Interestingly, Egginton does not differentiate among the various genres of fiction. I would argue that the willing suspension of judgment is not always present for historical fiction; the perceptive reader is almost always judging whether the narrative informs what he thinks he knows about so-called reality-based history.

When vexed by this tension between fiction and reality, I always take comfort from my two favorite sources on the subject.

Jane Austen understood the difficult and potentially subversive task of the historical novelist when she had her heroine in Northanger Abbey remark about history, “I often think it odd that it should be so dull, for a great deal of it must be invention. . . ”

And then there is the insight of author Tim O’Brien, who wrote about the Vietnam War in his “How to Tell a True Story”: “A thing may happen and be a total lie; another thing may not happen and be truer than the truth.”

Can History Be Copyrighted? A Massachusetts Court Weighs In On The Issue

From the fiery crash of the airship Hindenburg to the raising of the American flag on Iwo Jima, certain photographs can become so iconic that they inspire movies and books. If the scenes caught in these photographs are recreated on screen or in a work of fiction, does this violate a copyright owned by the photographers?

According to the District Court for the District of Massachusetts, “factual realities that exist independently of any photo” are not subsumed into a photographer’s “original, copyrightable expression” and thus do not preclude other depictions of the events giving rise to the taking of the photographs.

The decision was rendered last May in the case of Harney v. Sony Pictures Television, in which photographer Donald Harney brought an infringement suit for a 2010 Lifetime channel movie about a man who falsely claimed to have been born into the Rockefeller family and was convicted for abducting his own daughter from his estranged wife in 2007. Harney’s photograph of the father and daughter leaving a Boston church was featured in local newspapers and on FBI wanted posters.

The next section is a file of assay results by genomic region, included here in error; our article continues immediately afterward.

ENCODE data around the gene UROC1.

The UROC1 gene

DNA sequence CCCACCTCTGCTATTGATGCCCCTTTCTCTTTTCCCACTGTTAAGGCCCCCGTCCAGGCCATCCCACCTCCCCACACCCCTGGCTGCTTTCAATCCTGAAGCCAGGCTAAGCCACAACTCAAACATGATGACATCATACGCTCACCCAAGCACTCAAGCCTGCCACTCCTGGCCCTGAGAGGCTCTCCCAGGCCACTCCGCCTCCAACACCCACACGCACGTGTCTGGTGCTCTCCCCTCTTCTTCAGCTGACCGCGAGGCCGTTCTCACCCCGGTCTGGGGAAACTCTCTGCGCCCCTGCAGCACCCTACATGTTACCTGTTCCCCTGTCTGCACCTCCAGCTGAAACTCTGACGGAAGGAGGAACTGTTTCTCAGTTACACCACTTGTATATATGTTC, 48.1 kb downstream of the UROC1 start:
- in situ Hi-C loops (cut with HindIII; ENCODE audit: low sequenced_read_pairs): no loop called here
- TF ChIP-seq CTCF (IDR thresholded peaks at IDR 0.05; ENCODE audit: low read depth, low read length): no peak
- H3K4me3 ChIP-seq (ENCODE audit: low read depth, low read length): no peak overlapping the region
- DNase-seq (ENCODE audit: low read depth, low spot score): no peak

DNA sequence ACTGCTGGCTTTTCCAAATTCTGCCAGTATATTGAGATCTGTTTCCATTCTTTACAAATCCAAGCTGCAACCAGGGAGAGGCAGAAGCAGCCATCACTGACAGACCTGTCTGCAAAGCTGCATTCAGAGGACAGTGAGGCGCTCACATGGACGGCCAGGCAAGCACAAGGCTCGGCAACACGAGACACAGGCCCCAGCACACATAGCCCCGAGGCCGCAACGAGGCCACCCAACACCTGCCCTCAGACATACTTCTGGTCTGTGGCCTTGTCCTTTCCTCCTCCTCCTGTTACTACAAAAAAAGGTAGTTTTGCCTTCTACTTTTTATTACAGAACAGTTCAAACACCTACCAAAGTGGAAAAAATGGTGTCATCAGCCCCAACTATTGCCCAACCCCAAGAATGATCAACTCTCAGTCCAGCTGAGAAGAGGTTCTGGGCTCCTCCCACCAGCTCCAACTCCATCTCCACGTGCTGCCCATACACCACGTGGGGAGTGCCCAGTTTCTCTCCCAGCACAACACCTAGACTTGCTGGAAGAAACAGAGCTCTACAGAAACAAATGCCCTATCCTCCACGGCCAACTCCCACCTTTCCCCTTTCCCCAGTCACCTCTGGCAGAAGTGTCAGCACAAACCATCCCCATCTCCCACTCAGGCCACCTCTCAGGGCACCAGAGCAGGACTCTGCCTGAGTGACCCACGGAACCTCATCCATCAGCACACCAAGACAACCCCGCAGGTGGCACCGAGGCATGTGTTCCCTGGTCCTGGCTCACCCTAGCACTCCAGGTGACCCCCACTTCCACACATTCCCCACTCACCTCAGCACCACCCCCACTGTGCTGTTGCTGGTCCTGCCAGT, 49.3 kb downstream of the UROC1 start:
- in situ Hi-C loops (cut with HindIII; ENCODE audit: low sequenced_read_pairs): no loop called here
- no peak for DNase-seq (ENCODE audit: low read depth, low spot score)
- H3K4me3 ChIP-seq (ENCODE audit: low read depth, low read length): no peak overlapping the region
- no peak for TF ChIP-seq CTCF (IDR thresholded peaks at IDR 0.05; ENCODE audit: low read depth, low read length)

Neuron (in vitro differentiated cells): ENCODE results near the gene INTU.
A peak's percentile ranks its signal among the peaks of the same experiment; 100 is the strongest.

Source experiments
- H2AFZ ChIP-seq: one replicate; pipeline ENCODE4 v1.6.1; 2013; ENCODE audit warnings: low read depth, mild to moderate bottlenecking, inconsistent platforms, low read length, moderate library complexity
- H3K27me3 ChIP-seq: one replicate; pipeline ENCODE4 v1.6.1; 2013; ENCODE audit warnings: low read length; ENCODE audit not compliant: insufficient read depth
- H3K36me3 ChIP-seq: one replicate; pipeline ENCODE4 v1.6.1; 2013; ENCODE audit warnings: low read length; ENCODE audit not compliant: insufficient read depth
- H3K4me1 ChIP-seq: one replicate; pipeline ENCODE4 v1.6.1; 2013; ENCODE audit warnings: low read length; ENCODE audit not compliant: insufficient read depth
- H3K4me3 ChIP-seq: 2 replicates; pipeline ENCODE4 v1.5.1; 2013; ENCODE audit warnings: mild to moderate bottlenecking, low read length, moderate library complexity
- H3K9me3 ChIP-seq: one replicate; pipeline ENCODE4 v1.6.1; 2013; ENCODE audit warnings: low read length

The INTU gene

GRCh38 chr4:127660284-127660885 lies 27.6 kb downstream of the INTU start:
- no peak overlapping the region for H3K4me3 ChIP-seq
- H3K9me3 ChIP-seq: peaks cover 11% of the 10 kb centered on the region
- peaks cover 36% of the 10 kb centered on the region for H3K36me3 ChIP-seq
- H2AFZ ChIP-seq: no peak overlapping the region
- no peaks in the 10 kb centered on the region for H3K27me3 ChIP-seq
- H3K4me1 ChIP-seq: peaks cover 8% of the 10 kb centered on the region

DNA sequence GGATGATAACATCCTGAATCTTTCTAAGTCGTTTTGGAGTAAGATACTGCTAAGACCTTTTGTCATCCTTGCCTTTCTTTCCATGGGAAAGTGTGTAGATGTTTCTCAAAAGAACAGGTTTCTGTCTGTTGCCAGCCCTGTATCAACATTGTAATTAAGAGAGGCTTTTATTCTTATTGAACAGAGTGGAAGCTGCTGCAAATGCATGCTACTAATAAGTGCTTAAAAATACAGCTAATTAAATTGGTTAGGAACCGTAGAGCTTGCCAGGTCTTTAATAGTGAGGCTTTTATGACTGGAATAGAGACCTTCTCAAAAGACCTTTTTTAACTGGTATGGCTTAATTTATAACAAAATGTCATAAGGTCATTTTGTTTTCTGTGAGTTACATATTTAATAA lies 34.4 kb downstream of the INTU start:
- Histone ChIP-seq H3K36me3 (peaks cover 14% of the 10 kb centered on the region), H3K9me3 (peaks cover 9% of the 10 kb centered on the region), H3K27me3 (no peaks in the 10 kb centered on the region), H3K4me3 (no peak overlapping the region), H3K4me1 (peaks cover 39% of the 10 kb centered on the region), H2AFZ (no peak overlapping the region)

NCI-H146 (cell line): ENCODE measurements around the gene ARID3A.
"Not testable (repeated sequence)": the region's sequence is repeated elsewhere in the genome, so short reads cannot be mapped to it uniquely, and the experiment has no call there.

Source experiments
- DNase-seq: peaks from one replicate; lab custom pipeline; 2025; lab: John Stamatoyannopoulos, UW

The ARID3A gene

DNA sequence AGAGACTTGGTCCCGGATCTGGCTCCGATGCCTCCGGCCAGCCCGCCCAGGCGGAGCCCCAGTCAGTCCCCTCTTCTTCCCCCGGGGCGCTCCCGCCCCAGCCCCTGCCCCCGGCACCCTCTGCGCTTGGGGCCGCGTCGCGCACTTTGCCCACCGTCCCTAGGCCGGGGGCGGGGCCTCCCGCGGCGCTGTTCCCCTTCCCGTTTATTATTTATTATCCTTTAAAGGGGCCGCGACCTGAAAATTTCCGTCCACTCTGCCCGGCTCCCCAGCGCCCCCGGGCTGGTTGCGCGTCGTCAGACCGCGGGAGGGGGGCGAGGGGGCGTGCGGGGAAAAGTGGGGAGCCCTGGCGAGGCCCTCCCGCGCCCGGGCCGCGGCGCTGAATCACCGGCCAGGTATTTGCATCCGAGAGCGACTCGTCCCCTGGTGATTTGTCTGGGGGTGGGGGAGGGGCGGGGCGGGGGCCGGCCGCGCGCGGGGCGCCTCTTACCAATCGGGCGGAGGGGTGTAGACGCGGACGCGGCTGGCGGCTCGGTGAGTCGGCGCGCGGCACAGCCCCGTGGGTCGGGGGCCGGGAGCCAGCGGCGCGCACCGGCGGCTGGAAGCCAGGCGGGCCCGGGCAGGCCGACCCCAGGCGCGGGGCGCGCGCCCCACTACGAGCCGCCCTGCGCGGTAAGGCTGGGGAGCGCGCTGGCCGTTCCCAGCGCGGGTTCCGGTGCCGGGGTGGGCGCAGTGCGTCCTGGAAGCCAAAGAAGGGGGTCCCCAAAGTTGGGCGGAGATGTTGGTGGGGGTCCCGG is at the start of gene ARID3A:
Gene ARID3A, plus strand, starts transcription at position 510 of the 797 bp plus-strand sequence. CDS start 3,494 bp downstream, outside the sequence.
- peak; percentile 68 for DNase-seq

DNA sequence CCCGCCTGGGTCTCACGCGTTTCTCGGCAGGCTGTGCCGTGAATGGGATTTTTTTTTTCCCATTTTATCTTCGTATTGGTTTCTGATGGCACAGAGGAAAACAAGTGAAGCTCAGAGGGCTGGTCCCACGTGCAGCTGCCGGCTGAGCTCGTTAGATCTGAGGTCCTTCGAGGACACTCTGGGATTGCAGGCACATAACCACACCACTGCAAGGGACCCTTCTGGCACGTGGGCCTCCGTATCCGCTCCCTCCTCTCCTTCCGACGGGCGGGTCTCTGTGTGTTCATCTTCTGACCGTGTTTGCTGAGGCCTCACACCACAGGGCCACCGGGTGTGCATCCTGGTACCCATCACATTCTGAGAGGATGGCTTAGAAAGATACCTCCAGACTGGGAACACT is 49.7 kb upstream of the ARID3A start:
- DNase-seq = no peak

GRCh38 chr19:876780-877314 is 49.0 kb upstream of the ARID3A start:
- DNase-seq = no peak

Judge Zobel, writing the decision, stated that the movie’s recreation of the scene, while including the poses and similar clothing, did not create an identical image.

In the September 7, 2011, issue of Script Magazine, Boston copyright attorney Mark Fischer and law student Alicia Parmentier penned a thoughtful analysis of the decision and the prior case law on the issue. According to Fisher and Parmentier, the new Massachusetts decision further weakens copyright protection for “documentary renditions” of history, and that even in those rare instances where an unauthorized use of a copyrighted photograph is found, “it remains likely that an unauthorized recreation of that content will constitute a fair use under the Copyright Act’s exemption.”

Reviewing the decision’s impact on other areas involving creative expression and copyright protection, Fischer and Parmentier noted that courts have deemed the line between facts and content, on one hand, and their unique expression to be “elusive” and “an inexact science.” They also noted that historical interpretations and theories are generally not protected, either.

“Historical facts, no matter how hunted or gathered, whether true or made up,” the authors of the article wrote, “belong to all of us.”